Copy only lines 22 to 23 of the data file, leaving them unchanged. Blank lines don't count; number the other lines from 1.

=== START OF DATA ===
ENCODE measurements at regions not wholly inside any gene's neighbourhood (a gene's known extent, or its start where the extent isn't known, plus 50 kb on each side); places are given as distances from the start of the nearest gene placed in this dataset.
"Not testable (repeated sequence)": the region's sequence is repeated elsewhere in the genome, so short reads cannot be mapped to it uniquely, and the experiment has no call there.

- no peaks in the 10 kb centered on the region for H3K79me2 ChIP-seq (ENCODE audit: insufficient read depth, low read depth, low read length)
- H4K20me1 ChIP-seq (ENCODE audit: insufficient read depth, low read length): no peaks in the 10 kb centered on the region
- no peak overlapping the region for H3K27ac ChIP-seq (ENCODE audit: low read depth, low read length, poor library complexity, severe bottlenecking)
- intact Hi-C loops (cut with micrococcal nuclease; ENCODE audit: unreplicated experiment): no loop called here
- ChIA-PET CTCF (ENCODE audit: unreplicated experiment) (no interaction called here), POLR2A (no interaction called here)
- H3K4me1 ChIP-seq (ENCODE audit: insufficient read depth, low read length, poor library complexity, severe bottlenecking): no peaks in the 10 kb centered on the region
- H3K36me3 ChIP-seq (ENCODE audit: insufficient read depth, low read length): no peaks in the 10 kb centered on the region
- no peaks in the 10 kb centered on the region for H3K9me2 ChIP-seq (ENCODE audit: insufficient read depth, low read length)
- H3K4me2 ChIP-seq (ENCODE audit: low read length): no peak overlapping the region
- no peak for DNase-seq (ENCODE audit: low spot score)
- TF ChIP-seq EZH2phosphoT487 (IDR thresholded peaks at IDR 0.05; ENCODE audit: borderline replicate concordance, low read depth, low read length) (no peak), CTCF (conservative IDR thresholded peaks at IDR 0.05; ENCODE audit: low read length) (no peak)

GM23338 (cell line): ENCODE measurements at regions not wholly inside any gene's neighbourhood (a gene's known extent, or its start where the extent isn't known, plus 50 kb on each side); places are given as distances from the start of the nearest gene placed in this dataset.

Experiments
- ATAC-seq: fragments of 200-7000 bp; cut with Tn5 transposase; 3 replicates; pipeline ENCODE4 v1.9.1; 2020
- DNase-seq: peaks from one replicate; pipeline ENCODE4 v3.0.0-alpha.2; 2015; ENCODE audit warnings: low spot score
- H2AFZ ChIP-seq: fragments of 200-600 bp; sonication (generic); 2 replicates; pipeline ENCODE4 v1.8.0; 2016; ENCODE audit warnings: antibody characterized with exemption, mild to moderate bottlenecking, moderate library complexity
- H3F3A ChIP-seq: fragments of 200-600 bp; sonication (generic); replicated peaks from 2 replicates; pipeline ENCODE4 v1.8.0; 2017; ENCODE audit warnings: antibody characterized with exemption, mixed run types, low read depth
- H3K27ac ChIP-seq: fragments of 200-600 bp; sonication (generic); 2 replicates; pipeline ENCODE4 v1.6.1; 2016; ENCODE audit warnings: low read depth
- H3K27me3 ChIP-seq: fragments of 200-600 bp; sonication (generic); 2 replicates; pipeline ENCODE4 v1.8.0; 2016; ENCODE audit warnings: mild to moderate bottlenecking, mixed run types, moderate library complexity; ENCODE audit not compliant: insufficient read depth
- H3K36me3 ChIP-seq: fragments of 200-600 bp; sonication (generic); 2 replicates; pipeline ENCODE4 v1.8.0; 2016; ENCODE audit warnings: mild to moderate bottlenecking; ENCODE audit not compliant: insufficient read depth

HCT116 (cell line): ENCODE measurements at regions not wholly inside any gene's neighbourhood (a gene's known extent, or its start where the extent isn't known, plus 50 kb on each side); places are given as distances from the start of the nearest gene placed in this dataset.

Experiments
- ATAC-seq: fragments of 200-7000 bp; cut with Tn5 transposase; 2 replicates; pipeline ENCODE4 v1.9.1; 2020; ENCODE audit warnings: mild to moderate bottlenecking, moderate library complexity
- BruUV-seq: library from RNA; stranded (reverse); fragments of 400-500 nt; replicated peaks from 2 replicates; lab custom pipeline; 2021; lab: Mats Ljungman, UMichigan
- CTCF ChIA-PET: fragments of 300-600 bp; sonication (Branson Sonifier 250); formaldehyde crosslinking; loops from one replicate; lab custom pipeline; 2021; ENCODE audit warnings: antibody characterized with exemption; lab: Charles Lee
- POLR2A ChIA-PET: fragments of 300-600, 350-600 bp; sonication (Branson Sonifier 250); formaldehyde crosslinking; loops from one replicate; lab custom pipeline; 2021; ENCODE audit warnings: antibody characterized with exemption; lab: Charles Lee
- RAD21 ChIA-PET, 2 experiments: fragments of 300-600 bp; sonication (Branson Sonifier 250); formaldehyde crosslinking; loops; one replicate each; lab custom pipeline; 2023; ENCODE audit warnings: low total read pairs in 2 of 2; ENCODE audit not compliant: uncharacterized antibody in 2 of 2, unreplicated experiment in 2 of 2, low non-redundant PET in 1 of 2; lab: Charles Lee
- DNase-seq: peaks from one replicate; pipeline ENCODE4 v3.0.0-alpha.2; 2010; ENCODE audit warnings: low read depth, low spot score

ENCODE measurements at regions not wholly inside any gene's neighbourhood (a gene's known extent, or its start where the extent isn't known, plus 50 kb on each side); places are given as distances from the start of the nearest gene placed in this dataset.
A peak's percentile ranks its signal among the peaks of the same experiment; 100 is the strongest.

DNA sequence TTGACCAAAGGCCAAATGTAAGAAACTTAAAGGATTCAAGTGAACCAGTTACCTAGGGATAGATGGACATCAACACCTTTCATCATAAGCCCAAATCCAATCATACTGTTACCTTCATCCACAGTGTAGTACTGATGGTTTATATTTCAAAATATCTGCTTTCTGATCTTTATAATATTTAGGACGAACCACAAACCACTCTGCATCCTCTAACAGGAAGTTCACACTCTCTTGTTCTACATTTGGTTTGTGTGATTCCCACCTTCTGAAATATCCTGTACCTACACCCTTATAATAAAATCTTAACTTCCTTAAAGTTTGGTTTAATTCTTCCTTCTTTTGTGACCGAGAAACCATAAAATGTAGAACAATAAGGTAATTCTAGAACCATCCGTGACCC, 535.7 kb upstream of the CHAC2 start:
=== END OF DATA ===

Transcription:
- H3K36me3 ChIP-seq: fragments of 200-600 bp; sonication (generic); 2 replicates; pipeline ENCODE4 v1.8.0; 2016; ENCODE audit warnings: mild to moderate bottlenecking; ENCODE audit not compliant: insufficient read depth

HCT116 (cell line): ENCODE measurements at regions not wholly inside any gene's neighbourhood (a gene's known extent, or its start where the extent isn't known, plus 50 kb on each side); places are given as distances from the start of the nearest gene placed in this dataset.